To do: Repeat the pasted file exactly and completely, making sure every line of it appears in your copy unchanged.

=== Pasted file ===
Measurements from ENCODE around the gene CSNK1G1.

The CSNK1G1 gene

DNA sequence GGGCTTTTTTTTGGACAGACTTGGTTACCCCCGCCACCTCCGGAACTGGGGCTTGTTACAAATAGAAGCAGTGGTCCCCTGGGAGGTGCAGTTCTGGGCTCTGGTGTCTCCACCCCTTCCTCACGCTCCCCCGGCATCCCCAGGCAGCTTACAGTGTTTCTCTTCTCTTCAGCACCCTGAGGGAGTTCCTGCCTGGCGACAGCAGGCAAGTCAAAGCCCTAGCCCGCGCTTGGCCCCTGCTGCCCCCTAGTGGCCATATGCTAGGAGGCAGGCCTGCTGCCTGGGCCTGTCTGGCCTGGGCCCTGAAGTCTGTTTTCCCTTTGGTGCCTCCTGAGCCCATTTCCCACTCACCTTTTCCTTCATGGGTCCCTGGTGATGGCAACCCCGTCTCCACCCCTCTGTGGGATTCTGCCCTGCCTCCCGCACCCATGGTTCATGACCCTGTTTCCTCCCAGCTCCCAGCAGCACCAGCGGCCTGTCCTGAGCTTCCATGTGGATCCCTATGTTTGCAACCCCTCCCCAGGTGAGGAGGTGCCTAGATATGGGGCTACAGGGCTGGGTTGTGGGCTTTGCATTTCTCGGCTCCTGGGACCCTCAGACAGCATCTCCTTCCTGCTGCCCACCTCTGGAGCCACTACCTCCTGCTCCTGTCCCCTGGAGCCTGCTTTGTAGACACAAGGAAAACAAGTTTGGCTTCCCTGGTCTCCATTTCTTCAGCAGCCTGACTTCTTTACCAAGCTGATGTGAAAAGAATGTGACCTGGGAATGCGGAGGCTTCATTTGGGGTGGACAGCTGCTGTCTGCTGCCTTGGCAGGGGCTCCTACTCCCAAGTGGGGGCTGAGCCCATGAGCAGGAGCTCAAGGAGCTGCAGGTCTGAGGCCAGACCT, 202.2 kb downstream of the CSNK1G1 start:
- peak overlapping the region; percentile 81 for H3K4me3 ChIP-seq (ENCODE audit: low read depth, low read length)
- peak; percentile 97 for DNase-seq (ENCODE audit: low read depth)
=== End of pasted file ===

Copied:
Measurements from ENCODE around the gene CSNK1G1.

The CSNK1G1 gene

DNA sequence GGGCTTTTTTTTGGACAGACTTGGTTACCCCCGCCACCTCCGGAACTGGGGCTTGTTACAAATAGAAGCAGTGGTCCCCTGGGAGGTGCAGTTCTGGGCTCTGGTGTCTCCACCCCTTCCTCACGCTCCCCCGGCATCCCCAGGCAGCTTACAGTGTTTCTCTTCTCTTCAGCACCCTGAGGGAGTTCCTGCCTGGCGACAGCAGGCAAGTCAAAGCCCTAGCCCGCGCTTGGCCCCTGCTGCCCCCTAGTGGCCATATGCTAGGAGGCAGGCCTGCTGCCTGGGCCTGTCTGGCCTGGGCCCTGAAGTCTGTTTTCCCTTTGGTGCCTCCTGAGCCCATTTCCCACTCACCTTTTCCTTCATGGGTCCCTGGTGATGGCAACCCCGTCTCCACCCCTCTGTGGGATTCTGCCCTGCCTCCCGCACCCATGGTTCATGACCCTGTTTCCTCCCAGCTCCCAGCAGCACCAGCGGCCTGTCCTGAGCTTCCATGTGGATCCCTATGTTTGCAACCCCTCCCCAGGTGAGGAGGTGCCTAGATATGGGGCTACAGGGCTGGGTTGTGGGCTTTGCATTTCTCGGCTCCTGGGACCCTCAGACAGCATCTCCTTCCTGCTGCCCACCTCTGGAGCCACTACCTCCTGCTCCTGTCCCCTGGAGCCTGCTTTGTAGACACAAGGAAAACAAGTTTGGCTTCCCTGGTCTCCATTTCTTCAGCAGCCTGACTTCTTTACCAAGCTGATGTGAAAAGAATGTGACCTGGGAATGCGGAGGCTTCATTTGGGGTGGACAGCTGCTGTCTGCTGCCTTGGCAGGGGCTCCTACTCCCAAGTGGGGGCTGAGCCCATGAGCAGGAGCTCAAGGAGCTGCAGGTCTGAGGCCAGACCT, 202.2 kb downstream of the CSNK1G1 start:
- peak overlapping the region; percentile 81 for H3K4me3 ChIP-seq (ENCODE audit: low read depth, low read length)
- peak; percentile 97 for DNase-seq (ENCODE audit: low read depth)